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Volume 15: Breaking the Cross

The final volume in this series offers a great deal of focus on scripture and evidential proofs.  Da’esh challenge the concepts of modernity and Christian theology, citing verses from Christian sources that seemingly contradict each other.  In addition, they argue that jihad is not an Islamic construct, rather is a practice found within both Judaism and Christianity quite often with far more brutal consequences.  Da’esh refer to Deuteronomy and Leviticus ahead of ending their discussions by suggesting that the black flag of IS flutter over Rome. 

Interestingly there is little incitement to violence compared to the other volumes.  They continue to reject democracy and rebut the claims made by scholars who they deem to be deviant.  Da’esh state that their aggression is in response to the Muslims who are killed by international actors such as the United States as well a challenge to the kufr that is prevalent in society.  They draw parallels from the various prophets who called their deviant communities to Allah; be they the Abyssinians, Romans or the Copts.  Da’esh suggest that dawah was never forsaken and must continue and neither were the prophets uncompromising in their stance on the ‘truth’.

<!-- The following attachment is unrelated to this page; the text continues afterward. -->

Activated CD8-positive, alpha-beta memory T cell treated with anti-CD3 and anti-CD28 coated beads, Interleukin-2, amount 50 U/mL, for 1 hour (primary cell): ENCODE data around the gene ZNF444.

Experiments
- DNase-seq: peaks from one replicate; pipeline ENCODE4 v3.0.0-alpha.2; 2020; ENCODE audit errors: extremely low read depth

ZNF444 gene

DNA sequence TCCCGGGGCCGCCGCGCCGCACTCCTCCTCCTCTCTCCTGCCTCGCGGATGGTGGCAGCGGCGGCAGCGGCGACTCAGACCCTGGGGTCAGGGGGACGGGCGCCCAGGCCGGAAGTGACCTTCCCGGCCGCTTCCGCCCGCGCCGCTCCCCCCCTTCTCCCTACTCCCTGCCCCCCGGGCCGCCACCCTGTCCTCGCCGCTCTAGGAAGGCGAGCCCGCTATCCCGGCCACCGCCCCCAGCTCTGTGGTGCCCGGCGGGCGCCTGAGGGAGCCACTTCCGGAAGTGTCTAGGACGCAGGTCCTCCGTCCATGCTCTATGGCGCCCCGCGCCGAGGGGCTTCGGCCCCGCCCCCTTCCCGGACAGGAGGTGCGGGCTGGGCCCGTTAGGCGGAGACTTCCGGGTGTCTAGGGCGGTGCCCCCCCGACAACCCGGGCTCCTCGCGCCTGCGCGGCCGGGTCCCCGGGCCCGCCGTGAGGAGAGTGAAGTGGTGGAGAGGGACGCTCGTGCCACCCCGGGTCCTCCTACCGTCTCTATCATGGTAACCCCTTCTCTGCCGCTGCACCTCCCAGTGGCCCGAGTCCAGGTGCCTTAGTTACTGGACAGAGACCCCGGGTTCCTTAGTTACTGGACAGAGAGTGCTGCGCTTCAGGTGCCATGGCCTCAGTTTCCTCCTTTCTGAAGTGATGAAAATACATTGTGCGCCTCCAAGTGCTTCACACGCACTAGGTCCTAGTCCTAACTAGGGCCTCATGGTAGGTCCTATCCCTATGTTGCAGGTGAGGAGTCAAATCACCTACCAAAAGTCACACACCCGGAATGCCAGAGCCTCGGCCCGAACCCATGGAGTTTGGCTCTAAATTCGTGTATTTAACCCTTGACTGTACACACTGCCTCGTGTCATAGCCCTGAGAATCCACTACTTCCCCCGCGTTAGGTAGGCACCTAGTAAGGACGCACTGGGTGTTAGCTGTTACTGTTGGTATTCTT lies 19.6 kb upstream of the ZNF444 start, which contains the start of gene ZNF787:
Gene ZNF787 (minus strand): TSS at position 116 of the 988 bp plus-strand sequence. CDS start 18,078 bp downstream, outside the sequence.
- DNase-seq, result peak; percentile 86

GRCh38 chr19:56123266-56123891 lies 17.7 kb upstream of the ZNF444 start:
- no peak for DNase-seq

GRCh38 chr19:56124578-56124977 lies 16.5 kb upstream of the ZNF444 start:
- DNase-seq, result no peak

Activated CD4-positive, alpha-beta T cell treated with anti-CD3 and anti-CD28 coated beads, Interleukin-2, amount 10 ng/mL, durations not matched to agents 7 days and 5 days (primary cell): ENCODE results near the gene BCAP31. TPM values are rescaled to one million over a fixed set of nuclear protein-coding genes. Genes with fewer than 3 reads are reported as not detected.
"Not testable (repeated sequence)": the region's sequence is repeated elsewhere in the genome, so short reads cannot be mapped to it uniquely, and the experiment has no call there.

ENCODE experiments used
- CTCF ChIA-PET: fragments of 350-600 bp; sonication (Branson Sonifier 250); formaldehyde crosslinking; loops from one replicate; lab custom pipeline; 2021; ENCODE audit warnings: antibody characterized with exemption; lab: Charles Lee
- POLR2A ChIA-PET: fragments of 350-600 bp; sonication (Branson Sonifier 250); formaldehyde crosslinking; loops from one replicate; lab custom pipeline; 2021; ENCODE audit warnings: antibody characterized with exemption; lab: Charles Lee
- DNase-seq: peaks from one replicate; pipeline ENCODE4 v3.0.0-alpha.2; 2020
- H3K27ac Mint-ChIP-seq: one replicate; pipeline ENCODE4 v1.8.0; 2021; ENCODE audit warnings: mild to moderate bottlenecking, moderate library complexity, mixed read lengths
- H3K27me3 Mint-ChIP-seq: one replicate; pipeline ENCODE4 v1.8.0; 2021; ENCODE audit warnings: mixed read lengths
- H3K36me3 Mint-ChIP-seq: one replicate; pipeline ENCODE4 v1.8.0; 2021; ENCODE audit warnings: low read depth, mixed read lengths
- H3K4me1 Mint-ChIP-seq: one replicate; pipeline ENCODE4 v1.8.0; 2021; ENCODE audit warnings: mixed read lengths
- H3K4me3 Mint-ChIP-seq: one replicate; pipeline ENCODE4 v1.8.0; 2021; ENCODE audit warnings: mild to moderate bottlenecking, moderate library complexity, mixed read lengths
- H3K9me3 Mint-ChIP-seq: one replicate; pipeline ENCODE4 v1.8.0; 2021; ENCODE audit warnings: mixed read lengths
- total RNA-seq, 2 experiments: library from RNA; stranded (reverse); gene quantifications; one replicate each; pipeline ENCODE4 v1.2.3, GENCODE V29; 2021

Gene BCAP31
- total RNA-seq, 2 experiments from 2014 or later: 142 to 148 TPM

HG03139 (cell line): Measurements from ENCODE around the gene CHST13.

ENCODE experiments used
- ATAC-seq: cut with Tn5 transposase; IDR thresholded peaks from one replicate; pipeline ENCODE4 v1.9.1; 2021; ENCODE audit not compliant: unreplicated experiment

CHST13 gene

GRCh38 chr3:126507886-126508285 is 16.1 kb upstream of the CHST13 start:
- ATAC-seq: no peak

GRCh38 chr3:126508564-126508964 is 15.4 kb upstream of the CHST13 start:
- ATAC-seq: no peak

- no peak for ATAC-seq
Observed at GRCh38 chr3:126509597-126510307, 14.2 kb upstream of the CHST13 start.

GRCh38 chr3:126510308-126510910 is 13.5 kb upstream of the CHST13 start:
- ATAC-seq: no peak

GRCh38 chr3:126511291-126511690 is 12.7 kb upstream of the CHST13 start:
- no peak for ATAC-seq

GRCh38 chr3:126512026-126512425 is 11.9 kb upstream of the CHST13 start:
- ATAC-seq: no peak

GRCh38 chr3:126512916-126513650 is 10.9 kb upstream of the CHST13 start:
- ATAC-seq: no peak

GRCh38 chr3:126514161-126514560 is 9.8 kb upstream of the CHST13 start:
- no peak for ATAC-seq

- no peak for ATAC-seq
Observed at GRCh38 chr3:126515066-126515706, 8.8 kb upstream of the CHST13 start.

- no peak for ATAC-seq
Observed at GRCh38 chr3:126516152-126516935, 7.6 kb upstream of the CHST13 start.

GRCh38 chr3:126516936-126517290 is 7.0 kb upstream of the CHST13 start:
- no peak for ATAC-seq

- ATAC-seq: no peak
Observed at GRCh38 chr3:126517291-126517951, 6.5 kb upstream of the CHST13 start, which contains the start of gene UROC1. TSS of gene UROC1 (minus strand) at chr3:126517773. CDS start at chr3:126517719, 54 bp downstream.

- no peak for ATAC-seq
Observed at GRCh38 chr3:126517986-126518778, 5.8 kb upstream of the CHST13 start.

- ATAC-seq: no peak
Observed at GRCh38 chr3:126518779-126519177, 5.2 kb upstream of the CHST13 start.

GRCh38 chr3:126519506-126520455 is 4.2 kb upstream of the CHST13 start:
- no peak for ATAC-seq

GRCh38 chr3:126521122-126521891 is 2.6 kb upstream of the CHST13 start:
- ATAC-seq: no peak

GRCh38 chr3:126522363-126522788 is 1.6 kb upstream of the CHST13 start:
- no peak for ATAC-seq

The ruthless mentality of Da’esh is evidenced again in the final pages of this edition where they talk about the Holocaust being a bedtime story compared to what they would do to the Jews in Europe and how they were quite happy to drop another Nuke on Japan.  The title of this volume relates to the long theological discussion that Da’esh have put forward in respect of Christian theology.  It also relates to an eschatological narration of the prophet Muhammad who states that prior to the final hour Esa (Jesus) son of Mary will return to the fight the antichrist during which he will break the cross, the symbol of Christianity.

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